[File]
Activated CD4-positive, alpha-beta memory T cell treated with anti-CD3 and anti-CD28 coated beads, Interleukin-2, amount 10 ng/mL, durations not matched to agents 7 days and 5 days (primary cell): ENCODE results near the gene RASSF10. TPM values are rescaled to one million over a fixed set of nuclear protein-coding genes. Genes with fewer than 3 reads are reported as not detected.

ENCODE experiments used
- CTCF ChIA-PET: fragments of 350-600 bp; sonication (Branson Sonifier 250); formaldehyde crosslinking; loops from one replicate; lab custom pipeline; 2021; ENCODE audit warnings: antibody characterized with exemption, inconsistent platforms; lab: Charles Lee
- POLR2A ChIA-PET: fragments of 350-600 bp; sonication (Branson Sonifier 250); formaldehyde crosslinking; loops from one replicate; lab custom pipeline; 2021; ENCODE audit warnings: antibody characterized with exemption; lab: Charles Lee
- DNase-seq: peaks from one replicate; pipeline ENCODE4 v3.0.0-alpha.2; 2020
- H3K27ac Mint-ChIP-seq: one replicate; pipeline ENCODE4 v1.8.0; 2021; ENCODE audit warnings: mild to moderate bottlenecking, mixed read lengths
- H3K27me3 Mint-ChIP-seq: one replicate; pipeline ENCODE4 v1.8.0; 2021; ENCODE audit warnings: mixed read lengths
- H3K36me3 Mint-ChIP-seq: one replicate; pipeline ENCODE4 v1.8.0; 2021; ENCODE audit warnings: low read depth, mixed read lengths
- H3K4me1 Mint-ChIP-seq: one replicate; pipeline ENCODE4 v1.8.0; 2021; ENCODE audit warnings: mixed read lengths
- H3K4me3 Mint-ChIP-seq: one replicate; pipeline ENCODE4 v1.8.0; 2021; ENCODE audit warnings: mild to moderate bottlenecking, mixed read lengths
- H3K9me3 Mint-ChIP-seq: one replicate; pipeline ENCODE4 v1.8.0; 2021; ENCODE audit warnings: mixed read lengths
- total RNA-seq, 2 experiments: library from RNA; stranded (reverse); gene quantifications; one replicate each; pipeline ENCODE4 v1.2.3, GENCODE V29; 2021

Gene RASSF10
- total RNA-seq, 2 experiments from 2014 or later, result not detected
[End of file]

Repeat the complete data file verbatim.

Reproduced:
Activated CD4-positive, alpha-beta memory T cell treated with anti-CD3 and anti-CD28 coated beads, Interleukin-2, amount 10 ng/mL, durations not matched to agents 7 days and 5 days (primary cell): ENCODE results near the gene RASSF10. TPM values are rescaled to one million over a fixed set of nuclear protein-coding genes. Genes with fewer than 3 reads are reported as not detected.

ENCODE experiments used
- CTCF ChIA-PET: fragments of 350-600 bp; sonication (Branson Sonifier 250); formaldehyde crosslinking; loops from one replicate; lab custom pipeline; 2021; ENCODE audit warnings: antibody characterized with exemption, inconsistent platforms; lab: Charles Lee
- POLR2A ChIA-PET: fragments of 350-600 bp; sonication (Branson Sonifier 250); formaldehyde crosslinking; loops from one replicate; lab custom pipeline; 2021; ENCODE audit warnings: antibody characterized with exemption; lab: Charles Lee
- DNase-seq: peaks from one replicate; pipeline ENCODE4 v3.0.0-alpha.2; 2020
- H3K27ac Mint-ChIP-seq: one replicate; pipeline ENCODE4 v1.8.0; 2021; ENCODE audit warnings: mild to moderate bottlenecking, mixed read lengths
- H3K27me3 Mint-ChIP-seq: one replicate; pipeline ENCODE4 v1.8.0; 2021; ENCODE audit warnings: mixed read lengths
- H3K36me3 Mint-ChIP-seq: one replicate; pipeline ENCODE4 v1.8.0; 2021; ENCODE audit warnings: low read depth, mixed read lengths
- H3K4me1 Mint-ChIP-seq: one replicate; pipeline ENCODE4 v1.8.0; 2021; ENCODE audit warnings: mixed read lengths
- H3K4me3 Mint-ChIP-seq: one replicate; pipeline ENCODE4 v1.8.0; 2021; ENCODE audit warnings: mild to moderate bottlenecking, mixed read lengths
- H3K9me3 Mint-ChIP-seq: one replicate; pipeline ENCODE4 v1.8.0; 2021; ENCODE audit warnings: mixed read lengths
- total RNA-seq, 2 experiments: library from RNA; stranded (reverse); gene quantifications; one replicate each; pipeline ENCODE4 v1.2.3, GENCODE V29; 2021

Gene RASSF10
- total RNA-seq, 2 experiments from 2014 or later, result not detected